Recently, the Center for Disease Control and Prevention (CDC) made new recommendations about the Human Papiloma Virus (HPV) vaccine.
The HPV vaccine, protects against the The Human Papilloma Virus (HPV), one of the most common sexually transmitted infections (STI) in the world, with an estimated 5.5 million people infected annually.
Sexually active individuals have an 80 to 85 percent chance of being infected at some time in their lives.
Although it is considered a sexually transmitted disease, it can be spread by skin-to-skin genital contact without intercourse. It is most prevalent in women 20 to 24 years of age, and prevalence decreases with age, dropping significantly after age 30.
HPV has been linked to an increase risk of cervical cancer, vulvar cancer, and vaginal cancer in women, and penile cancer in men. HPV has also been linked to increase risk for anal cancer, and oropharyngeal cancers including cancers of the back of the throat, base of the tongue and tonsils.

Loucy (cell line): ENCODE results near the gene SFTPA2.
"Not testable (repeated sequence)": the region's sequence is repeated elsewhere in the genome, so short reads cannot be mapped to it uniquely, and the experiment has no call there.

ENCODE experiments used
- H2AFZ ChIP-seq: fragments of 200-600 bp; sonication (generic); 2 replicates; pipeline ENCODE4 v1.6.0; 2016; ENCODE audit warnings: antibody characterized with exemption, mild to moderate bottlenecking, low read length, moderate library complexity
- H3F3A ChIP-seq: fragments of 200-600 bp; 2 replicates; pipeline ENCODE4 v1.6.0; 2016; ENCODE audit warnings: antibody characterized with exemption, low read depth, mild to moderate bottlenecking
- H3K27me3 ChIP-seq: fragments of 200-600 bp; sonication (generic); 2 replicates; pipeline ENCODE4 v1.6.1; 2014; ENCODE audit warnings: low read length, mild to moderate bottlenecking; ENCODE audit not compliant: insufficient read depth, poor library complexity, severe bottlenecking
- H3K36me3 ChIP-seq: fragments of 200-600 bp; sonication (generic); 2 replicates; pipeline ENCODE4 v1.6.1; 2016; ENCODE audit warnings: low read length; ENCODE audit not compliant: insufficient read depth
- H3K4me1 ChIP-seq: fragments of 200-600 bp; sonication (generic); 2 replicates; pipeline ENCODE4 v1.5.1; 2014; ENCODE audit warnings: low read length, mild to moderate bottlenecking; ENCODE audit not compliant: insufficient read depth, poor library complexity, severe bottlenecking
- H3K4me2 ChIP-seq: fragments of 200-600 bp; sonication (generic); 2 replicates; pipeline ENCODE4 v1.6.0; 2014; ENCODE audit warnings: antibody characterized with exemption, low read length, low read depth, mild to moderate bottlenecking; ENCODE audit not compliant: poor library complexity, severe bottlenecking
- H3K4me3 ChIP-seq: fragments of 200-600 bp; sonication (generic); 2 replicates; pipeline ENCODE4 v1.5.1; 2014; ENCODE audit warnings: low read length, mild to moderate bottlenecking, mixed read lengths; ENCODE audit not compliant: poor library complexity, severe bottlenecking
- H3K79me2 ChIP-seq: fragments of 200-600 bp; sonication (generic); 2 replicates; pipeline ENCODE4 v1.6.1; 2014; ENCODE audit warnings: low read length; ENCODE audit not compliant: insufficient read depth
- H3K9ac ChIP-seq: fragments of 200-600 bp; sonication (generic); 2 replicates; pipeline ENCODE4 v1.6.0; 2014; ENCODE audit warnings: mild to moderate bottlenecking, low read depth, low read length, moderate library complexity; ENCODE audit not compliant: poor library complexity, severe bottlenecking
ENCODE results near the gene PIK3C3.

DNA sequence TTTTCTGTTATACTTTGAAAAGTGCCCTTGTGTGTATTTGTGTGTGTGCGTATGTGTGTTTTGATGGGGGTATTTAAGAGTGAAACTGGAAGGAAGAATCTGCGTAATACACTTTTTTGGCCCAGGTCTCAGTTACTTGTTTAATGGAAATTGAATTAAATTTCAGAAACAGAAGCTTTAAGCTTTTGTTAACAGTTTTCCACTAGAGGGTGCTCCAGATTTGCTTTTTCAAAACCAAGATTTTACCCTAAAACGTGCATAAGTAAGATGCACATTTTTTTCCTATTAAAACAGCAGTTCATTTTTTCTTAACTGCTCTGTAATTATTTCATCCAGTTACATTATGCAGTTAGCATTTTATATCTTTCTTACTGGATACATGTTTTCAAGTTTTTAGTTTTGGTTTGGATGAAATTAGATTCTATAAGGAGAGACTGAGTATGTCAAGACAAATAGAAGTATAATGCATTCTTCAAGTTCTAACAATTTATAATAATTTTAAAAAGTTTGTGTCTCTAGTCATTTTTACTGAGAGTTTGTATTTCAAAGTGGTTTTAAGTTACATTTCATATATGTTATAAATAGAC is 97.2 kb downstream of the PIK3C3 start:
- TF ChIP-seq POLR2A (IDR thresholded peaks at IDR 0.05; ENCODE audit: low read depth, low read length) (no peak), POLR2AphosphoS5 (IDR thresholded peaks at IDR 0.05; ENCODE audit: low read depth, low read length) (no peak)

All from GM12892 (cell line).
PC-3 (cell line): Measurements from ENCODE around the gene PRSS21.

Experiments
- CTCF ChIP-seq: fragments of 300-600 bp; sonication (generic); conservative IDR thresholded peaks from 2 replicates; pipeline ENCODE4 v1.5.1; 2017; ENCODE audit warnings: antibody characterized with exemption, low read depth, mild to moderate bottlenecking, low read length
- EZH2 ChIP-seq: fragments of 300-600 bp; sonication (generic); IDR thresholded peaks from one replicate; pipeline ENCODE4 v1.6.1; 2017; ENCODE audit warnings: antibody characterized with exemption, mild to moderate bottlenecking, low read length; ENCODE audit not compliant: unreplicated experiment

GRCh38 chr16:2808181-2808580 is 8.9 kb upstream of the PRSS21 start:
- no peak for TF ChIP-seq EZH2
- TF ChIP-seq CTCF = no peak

Who should get the HPV vaccine?
Previously, the CDC recommended that girls ages 11 to 26 receive the HPV vaccine.
The new recommendation states that boys age 11 years and older should get the same HPV vaccine that was previously indicated for females only.
The physicians at PennCare for Kids recommend and encourage parents of boys ages 11 and older receive this vaccine as well.
Please contact the office if you want to schedule you child’s HPV vaccine or if you have questions about the vaccine.
For more information about these new recommendations for the HPV vaccine, visit the CDC’s website or make an appointment with a PennCare for Kids physician by calling 800-789-PENN (7366).